Nematodes (roundworms) are distributed worldwide in almost all habitats. Mermithidae, a family of nematodes larger than others, are obligate invertebrate parasites that occur in insects, millipedes, crustaceans, spiders, mollusks and earthworms. It can affect the morphology, physiology, and even behavior of their hosts.
Fossils of mermithid nematodes have mostly been discovered from Eocene Baltic amber (11 species) and Miocene Dominican amber (nine species), but only four pre-Cenozoic species have been previously recorded. Therefore, little is known about their early evolution of parasitism.
Recently, researchers led by Prof. Wang Bo from the Nanjing Institute of Geology and Paleontology of the Chinese Academy of Sciences (NIGPAS), in collaboration with colleagues from the US and the UK, discovered 16 new mermithids that associate with their insect hosts from in the middle. -Cretaceous (about 100 million years ago) Kachin amber.
The study was published in eLife on July 14. It revealed the seemingly lost history of nematodes that parasitized Cretaceous insects.
In this study, 16 new mermithids associated with their insect hosts were described, including nine new species, tripling the diversity of the Cretaceous Mermithidae (from four to 13 species). Meanwhile, according to the new records of this study, nine insect orders are now known to be infected by mermithid nematodes in Kachin amber and this number is higher than Baltic amber and Dominican amber (six and three insect orders, respectively).
“This result suggests that mermithid parasitism of insects was widespread during the mid-Cretaceous period, and may have played an important role in regulating insect populations in Cretaceous terrestrial ecosystems,” said Prof. . Wang, corresponding author of the study.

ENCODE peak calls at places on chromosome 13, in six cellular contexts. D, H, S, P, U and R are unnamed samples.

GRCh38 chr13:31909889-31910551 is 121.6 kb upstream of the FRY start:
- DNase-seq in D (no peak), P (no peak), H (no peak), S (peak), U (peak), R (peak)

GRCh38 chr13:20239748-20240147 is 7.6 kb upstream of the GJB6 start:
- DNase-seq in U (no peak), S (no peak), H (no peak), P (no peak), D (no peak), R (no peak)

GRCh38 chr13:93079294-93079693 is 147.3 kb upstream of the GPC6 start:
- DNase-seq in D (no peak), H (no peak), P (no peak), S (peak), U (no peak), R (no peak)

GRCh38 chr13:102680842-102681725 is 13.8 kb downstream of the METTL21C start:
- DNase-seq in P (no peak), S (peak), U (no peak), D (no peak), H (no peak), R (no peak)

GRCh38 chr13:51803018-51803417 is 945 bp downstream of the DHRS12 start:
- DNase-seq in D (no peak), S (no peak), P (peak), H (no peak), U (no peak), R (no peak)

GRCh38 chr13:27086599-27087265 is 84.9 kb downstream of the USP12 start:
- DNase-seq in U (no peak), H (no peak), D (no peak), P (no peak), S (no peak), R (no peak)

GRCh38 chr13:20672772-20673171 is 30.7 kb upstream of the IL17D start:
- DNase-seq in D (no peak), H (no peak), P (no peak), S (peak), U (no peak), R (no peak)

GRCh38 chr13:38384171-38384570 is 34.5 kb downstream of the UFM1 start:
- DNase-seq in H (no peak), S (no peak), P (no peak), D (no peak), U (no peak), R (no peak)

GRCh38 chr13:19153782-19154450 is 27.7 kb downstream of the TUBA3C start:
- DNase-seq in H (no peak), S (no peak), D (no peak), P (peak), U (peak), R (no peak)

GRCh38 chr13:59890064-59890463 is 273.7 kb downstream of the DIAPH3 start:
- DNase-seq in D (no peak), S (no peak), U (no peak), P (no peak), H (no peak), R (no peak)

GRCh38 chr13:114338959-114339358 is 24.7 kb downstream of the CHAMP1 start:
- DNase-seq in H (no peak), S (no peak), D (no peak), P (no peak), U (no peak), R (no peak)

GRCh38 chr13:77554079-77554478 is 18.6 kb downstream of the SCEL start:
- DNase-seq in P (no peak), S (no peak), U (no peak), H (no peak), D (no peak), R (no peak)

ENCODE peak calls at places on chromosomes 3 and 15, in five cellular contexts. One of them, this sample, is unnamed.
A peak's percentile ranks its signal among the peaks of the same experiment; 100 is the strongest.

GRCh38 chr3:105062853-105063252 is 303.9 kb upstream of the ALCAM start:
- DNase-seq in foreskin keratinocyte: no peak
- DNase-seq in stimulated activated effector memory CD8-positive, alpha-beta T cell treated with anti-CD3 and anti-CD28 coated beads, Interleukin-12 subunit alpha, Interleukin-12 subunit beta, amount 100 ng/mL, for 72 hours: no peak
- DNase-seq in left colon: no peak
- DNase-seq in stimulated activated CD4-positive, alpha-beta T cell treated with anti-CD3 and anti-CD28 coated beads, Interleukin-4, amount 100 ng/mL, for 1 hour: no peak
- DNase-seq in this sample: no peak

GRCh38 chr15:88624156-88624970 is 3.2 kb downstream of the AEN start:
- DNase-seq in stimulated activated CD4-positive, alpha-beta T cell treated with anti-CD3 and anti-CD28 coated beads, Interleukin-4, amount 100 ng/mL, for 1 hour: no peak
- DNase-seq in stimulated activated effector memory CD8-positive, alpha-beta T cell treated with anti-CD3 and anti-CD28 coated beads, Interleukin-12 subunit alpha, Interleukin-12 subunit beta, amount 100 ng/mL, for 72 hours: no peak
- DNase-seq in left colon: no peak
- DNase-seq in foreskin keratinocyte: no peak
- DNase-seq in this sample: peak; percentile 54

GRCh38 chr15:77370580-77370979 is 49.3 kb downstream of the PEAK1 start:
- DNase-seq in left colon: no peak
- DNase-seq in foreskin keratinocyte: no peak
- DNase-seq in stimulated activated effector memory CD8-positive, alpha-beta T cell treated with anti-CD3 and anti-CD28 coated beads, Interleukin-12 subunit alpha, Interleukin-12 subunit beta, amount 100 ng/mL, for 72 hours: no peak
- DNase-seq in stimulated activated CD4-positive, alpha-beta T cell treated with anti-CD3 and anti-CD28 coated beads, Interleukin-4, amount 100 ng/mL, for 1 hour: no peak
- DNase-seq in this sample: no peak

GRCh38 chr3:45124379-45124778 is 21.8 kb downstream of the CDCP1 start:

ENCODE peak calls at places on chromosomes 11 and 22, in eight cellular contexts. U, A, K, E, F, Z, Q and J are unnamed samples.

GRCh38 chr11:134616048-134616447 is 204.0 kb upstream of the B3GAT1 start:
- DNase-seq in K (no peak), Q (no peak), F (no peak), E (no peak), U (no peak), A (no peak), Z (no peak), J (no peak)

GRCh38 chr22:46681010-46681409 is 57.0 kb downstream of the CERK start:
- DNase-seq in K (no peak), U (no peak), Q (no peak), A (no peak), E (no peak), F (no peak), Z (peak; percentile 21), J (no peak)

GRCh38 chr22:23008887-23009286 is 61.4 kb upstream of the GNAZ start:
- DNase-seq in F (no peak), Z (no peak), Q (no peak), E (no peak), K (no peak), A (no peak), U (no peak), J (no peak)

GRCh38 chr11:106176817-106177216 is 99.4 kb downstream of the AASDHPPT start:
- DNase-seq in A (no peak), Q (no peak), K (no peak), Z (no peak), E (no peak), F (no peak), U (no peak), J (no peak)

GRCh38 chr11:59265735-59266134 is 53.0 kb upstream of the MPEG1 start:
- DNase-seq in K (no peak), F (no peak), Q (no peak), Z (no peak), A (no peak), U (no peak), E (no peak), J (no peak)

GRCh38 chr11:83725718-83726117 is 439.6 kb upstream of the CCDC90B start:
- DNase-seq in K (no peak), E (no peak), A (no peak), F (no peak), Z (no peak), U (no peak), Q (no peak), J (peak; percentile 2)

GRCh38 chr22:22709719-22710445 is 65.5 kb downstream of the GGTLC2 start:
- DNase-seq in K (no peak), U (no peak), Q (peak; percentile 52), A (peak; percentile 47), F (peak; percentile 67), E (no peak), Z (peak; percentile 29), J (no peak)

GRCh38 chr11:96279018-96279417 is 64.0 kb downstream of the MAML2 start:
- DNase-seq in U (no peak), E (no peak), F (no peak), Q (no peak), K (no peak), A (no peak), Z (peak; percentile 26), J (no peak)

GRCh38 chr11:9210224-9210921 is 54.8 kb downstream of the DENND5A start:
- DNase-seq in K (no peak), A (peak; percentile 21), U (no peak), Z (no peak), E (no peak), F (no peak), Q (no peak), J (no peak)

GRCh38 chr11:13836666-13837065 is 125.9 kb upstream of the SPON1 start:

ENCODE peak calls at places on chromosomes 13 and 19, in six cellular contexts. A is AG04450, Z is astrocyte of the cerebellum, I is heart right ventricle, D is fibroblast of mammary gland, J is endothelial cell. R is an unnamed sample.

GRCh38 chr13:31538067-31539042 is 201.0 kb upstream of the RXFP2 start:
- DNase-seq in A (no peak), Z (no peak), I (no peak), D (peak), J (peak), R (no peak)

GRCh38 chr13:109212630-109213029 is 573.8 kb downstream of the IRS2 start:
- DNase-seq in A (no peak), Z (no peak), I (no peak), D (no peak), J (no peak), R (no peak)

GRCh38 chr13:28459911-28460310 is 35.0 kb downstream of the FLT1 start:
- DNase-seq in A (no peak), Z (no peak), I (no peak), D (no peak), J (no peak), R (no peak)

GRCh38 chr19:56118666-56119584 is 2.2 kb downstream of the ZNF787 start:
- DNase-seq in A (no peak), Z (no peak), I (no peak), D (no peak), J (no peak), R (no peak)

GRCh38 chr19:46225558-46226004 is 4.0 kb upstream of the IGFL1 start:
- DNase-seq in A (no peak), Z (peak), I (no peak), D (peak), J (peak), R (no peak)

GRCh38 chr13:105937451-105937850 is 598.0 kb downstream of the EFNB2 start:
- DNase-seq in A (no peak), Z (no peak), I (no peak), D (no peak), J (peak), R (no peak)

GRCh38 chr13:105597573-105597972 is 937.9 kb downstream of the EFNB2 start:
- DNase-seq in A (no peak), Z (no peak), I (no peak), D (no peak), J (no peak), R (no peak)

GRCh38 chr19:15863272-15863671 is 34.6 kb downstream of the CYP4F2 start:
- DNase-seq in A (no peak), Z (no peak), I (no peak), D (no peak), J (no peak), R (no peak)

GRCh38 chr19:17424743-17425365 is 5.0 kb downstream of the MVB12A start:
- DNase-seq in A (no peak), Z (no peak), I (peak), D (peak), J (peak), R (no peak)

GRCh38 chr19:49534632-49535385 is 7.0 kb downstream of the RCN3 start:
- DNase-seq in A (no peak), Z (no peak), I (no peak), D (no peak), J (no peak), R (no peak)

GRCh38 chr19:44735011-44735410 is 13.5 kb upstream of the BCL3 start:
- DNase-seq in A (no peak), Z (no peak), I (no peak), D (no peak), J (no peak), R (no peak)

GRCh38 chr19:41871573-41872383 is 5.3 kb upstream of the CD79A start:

The researchers found that 12 of these 16 mermithids in Kachin amber included previously unknown hosts, such as bristletails (Archaeognatha), barklice (Psocodea), and planthoppers (Perforissidae). This study also provides the first fossil records of mermithids parasitizing dragonflies (Odonata), earwigs (Dermaptera), crickets (Orthoptera) and cockroaches (Blattodea), four host associations predicted from existing records but without fossil evidence.
Furthermore, among the insect populations of mermithids preserved in Kachin amber, only one of nine orders (Diptera) is holometabolous, while it is four of six in Baltic amber and three in Dominican amber.
The situation is similar when referring to the number of nematode parasitism. In Kachin amber, only about 40% of hosts are holometabolous, while this percentage increases to 80% in Baltic and Dominican ambers. Holometabola is the most important group of extant mermithids as well as all invertebrate-parasitizing nematodes and this hexapod subgroup dominated the insect fauna during the Cretaceous.
This study shows that nematodes have not yet fully exploited Holometabola as hosts, and non-holometabolous insects were more available as hosts in the mid-Cretaceous. The widespread association between nematodes and Holometabola may have formed later.
“This study provides a glimpse into the structure of ancient parasitic nematode-host associations and their evolution over the past 100 million years,” said Luo Cihang, Ph.D. candidate from NIGPAS and first author of the study. “It also brings new opportunities to study the evolution of parasitism through the amber medium and provides direct evidence for the reconstruction of Cretaceous terrestrial ecosystems.”
This research provides a good example to study the coevolution of nematodes and their host and helps scientists to better estimate the extinction risk of modern species, according to a commentary published in same journal.
Cihang Luo et al, Widespread mermithid nematode parasitism in Cretaceous insects, eLife (2023). DOI: 10.7554/eLife.86283
Kenneth De Baets et al, Trapped in time, eLife (2023). DOI: 10.7554/eLife.90008
Awarded by the Chinese Academy of Sciences
Citation: Amber reveals evolution of parasitism in nematodes (2023, July 18) retrieved on July 18, 2023 from https://phys.org/news/2023-07-amber-reveals-evolution-parasitism-nematodes.html
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